Asakusa Salad £7.90.
A large plate. There are slices of raw salmon, and what looks like raw yellowtail or mackerel in the salad. Walnuts, seaweed and lettuce give the dish a slimy, nutty flavour. Copious amounts of a gummy sweet and salty miso sauce was poured over the dish. Initially the rush of concentrated saltiness was appealing, but alas, it quickly became too decadent, too sharp and difficult to stomach, it was like tipping bottle after bottel of honey into the system, and there was only so much one could take before too much became too much.
Tori Kaarage, £4.90.
I waited for my bowl of steamed rice before I tucked in. Even fried chicken need recipes, and one was superb. Well seasoned, it had a fragrance, like oyster sauce, or mushrooms, or something full of umami chemicals. Fried to a crunchy puff, whilst the chicken maintains its juicy bounce. What utter heartiness. I sank my head into my bowl of rice.
Umaki Tamago, £5.30.
Even better were the eggs, mirin sweet, with slithers of unagi folded into the omelette. A potent teriyaki-like sauce was poured over it. It was brilliant, the marriage of fishy eel with a custard-like egg and lots of rice. I sank my head further into the bowl.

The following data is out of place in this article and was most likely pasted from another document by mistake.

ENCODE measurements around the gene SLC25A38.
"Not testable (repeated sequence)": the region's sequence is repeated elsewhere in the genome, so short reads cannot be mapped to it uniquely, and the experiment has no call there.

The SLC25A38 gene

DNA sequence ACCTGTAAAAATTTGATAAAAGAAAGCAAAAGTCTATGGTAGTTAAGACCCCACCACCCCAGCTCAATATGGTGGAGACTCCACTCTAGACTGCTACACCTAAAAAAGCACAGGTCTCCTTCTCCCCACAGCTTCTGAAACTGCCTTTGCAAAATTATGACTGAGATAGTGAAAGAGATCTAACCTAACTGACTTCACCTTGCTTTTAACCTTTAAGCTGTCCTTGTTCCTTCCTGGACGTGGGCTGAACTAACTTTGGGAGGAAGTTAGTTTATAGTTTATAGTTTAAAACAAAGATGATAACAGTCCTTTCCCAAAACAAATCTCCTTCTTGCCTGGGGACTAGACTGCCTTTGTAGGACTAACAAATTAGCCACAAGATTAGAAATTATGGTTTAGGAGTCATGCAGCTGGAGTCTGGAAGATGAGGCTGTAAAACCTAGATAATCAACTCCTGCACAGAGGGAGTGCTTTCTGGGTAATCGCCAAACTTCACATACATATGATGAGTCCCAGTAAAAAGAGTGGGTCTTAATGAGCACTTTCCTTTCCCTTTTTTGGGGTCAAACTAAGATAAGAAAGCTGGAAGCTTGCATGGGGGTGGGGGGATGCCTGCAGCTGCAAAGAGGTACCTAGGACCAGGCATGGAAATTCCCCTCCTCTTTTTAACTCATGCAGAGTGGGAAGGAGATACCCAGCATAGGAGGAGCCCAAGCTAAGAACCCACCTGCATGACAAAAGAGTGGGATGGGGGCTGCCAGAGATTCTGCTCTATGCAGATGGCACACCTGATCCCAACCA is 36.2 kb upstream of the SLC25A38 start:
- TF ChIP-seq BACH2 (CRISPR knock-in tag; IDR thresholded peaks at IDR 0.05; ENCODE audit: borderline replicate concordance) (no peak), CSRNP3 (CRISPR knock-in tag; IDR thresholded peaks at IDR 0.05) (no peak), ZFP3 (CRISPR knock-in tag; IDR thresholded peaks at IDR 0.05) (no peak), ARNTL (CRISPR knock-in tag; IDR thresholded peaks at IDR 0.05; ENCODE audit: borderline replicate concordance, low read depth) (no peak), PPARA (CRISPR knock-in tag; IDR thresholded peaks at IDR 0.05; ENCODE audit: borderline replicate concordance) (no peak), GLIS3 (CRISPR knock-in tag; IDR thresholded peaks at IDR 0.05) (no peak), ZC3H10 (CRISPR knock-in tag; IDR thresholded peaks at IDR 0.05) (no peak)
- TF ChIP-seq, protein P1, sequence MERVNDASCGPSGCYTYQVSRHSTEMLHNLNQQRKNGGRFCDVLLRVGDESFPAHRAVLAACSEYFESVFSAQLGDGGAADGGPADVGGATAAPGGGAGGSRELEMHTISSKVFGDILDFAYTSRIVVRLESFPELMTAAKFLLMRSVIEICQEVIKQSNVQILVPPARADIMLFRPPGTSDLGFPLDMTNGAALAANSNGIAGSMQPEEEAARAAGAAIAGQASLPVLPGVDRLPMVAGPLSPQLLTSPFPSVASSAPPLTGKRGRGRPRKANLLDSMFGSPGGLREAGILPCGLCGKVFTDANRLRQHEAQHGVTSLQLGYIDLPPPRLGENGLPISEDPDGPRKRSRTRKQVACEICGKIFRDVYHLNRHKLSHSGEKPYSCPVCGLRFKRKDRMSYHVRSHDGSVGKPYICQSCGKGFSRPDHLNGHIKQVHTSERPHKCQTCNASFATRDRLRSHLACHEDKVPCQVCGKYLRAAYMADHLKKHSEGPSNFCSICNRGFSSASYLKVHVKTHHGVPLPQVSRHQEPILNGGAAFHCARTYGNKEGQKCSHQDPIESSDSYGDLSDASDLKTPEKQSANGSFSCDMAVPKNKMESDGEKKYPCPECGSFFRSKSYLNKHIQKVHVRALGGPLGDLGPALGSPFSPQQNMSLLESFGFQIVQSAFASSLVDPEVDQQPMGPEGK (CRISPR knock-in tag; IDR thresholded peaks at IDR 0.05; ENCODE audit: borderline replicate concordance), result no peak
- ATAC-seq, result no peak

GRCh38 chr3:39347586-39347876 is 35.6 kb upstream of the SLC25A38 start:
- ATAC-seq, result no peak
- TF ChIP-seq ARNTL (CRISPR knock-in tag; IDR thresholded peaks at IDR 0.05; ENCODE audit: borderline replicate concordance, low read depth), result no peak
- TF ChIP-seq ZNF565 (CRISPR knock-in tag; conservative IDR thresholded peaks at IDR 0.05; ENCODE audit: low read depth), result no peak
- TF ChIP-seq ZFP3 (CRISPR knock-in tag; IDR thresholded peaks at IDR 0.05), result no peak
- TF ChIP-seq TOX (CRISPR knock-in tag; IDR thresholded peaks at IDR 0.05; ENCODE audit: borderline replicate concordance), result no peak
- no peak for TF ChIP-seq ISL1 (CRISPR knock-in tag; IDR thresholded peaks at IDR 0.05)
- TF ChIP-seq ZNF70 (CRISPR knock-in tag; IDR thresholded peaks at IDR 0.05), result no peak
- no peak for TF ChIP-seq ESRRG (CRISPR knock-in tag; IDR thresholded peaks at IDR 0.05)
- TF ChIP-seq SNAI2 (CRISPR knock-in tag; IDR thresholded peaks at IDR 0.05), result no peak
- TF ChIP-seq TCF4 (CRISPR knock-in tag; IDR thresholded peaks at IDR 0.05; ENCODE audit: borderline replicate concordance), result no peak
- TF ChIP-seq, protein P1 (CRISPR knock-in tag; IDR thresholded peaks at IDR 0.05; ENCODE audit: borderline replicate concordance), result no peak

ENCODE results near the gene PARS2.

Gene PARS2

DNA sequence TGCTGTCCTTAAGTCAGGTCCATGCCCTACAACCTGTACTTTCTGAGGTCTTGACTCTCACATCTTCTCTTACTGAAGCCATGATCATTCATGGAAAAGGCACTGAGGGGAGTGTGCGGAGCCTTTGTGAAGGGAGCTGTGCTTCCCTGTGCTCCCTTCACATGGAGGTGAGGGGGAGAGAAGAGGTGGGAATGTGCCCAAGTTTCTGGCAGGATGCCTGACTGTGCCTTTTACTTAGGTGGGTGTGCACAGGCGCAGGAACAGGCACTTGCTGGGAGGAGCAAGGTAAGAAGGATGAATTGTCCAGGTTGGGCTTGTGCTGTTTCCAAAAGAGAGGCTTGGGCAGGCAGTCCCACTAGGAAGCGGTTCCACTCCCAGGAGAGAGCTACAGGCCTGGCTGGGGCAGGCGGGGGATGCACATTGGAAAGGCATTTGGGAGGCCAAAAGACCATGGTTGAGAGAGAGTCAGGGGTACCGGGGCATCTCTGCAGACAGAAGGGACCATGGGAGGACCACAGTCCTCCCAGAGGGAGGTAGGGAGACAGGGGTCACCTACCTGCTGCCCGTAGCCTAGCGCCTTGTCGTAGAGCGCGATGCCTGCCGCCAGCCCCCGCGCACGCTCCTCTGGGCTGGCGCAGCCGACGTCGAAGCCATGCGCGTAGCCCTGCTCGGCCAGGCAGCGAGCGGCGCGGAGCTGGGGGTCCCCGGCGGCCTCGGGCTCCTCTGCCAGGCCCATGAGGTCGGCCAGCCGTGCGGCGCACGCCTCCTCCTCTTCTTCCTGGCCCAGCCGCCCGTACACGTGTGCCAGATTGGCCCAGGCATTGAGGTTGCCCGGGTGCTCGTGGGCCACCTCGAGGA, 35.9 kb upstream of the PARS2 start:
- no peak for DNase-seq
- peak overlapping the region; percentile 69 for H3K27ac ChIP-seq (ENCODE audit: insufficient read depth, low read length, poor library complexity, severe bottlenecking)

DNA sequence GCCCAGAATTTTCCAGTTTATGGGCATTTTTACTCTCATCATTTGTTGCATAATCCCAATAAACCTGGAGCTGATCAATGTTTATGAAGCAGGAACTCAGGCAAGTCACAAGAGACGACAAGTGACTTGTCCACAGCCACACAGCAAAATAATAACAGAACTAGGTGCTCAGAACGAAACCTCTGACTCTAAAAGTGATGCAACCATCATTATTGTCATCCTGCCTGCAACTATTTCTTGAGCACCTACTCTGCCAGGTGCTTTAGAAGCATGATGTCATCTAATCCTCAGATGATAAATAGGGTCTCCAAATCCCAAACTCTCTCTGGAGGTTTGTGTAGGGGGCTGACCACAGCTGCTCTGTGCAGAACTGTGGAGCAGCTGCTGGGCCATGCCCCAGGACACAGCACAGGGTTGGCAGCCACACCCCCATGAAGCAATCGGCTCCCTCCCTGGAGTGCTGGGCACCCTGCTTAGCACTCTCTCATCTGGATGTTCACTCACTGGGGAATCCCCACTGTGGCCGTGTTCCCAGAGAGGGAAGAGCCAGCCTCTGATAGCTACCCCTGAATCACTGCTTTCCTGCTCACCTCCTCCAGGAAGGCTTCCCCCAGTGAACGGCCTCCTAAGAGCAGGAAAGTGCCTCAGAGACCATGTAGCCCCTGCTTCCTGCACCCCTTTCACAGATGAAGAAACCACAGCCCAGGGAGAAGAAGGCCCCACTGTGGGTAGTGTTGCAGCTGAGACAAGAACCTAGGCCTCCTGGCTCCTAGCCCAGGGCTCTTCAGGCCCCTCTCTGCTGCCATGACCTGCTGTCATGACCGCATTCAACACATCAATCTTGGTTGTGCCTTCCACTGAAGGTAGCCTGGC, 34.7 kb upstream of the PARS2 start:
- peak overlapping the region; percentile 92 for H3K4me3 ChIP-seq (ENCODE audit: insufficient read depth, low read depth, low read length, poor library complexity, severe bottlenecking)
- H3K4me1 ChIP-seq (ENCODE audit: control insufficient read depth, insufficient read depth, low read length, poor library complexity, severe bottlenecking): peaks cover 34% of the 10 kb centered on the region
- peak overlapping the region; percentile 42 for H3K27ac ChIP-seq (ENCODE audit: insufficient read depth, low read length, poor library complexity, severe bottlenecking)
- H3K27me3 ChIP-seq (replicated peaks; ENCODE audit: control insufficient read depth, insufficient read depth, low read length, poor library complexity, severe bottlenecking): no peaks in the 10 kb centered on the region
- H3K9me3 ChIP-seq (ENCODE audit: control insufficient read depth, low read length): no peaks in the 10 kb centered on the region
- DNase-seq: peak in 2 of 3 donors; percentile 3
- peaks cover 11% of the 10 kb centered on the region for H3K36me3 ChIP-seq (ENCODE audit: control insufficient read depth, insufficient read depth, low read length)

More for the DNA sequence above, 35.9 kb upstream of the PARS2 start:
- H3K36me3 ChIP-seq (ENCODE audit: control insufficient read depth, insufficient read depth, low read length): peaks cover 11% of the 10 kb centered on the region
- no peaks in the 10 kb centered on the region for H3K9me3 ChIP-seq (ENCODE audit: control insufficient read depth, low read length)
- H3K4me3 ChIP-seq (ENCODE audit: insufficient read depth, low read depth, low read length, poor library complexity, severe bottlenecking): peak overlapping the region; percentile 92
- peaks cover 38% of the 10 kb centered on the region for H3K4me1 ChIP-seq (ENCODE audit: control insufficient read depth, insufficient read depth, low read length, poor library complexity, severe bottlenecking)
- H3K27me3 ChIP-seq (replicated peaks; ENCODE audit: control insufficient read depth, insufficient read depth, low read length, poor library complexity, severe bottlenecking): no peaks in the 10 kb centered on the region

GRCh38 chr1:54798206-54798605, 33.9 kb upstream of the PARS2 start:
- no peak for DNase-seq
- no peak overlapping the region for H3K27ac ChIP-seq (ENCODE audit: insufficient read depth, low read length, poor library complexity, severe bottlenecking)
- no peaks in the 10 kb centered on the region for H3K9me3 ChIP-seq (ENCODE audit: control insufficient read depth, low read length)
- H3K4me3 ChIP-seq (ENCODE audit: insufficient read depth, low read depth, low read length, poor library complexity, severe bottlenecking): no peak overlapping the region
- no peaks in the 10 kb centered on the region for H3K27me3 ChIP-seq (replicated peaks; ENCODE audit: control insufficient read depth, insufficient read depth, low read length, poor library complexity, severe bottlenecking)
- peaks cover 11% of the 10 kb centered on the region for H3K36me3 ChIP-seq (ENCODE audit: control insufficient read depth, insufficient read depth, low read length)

Chicken Skin Skewer
Chicken heart skewers
Next came the Yakitori, skin and hearts, but rather tepidly flat. It lacked the character of being smoked over binchō-tan , and both were a little dry and a tad overcooked.
Ox tongue skewer.
Similarly, the tongue failed to lift the senses, it was tough, rubbery, overcooked, bovine but boring
Grilled baby squid ‘legs’.
Aside from the visual splendour, a little arresting at first, the squid was a yawn, underseasoned, dry and overcooked. Not even a squidge of lemon could save these tentacles.
Mixed tempura udon.
And the initially promise and hype had quickly fizzled out by the time the bowl of noodles were brought to us. Good tempura, but a forgettable stock and uninspired, tired udon (Sanuki I believe), I blocked out the smell of bleach, but it was knocking on the back of my back.